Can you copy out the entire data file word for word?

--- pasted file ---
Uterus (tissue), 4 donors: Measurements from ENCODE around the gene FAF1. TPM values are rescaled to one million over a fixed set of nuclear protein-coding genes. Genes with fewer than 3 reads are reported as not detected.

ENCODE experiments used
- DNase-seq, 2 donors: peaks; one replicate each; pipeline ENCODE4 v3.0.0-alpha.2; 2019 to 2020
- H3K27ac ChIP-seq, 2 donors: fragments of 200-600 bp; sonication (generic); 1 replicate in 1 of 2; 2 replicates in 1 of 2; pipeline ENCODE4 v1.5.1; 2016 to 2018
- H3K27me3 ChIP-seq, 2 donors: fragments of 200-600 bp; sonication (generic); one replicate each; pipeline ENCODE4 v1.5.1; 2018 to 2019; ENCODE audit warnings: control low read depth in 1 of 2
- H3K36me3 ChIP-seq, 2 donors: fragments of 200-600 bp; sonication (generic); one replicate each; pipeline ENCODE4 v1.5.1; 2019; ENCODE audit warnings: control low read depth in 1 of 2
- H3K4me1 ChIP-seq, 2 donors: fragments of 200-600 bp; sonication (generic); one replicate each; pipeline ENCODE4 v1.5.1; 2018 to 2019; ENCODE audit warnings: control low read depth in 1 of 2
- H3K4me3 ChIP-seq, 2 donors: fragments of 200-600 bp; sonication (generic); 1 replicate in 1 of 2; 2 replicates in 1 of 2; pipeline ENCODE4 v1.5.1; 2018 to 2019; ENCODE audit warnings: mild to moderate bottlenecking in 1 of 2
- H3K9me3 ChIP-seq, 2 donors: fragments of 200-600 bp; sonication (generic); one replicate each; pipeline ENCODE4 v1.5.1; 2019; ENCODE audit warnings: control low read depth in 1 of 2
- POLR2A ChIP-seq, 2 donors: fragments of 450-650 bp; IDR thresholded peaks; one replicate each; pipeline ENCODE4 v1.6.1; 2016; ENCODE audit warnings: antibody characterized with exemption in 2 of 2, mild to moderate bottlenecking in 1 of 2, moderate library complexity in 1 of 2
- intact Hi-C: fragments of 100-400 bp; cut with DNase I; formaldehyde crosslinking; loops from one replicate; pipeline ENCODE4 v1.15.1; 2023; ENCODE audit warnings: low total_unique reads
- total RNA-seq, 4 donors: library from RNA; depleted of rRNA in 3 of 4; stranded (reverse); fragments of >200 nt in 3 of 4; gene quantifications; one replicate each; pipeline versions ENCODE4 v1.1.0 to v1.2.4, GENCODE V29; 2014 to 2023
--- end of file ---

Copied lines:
Uterus (tissue), 4 donors: Measurements from ENCODE around the gene FAF1. TPM values are rescaled to one million over a fixed set of nuclear protein-coding genes. Genes with fewer than 3 reads are reported as not detected.

ENCODE experiments used
- DNase-seq, 2 donors: peaks; one replicate each; pipeline ENCODE4 v3.0.0-alpha.2; 2019 to 2020
- H3K27ac ChIP-seq, 2 donors: fragments of 200-600 bp; sonication (generic); 1 replicate in 1 of 2; 2 replicates in 1 of 2; pipeline ENCODE4 v1.5.1; 2016 to 2018
- H3K27me3 ChIP-seq, 2 donors: fragments of 200-600 bp; sonication (generic); one replicate each; pipeline ENCODE4 v1.5.1; 2018 to 2019; ENCODE audit warnings: control low read depth in 1 of 2
- H3K36me3 ChIP-seq, 2 donors: fragments of 200-600 bp; sonication (generic); one replicate each; pipeline ENCODE4 v1.5.1; 2019; ENCODE audit warnings: control low read depth in 1 of 2
- H3K4me1 ChIP-seq, 2 donors: fragments of 200-600 bp; sonication (generic); one replicate each; pipeline ENCODE4 v1.5.1; 2018 to 2019; ENCODE audit warnings: control low read depth in 1 of 2
- H3K4me3 ChIP-seq, 2 donors: fragments of 200-600 bp; sonication (generic); 1 replicate in 1 of 2; 2 replicates in 1 of 2; pipeline ENCODE4 v1.5.1; 2018 to 2019; ENCODE audit warnings: mild to moderate bottlenecking in 1 of 2
- H3K9me3 ChIP-seq, 2 donors: fragments of 200-600 bp; sonication (generic); one replicate each; pipeline ENCODE4 v1.5.1; 2019; ENCODE audit warnings: control low read depth in 1 of 2
- POLR2A ChIP-seq, 2 donors: fragments of 450-650 bp; IDR thresholded peaks; one replicate each; pipeline ENCODE4 v1.6.1; 2016; ENCODE audit warnings: antibody characterized with exemption in 2 of 2, mild to moderate bottlenecking in 1 of 2, moderate library complexity in 1 of 2
- intact Hi-C: fragments of 100-400 bp; cut with DNase I; formaldehyde crosslinking; loops from one replicate; pipeline ENCODE4 v1.15.1; 2023; ENCODE audit warnings: low total_unique reads
- total RNA-seq, 4 donors: library from RNA; depleted of rRNA in 3 of 4; stranded (reverse); fragments of >200 nt in 3 of 4; gene quantifications; one replicate each; pipeline versions ENCODE4 v1.1.0 to v1.2.4, GENCODE V29; 2014 to 2023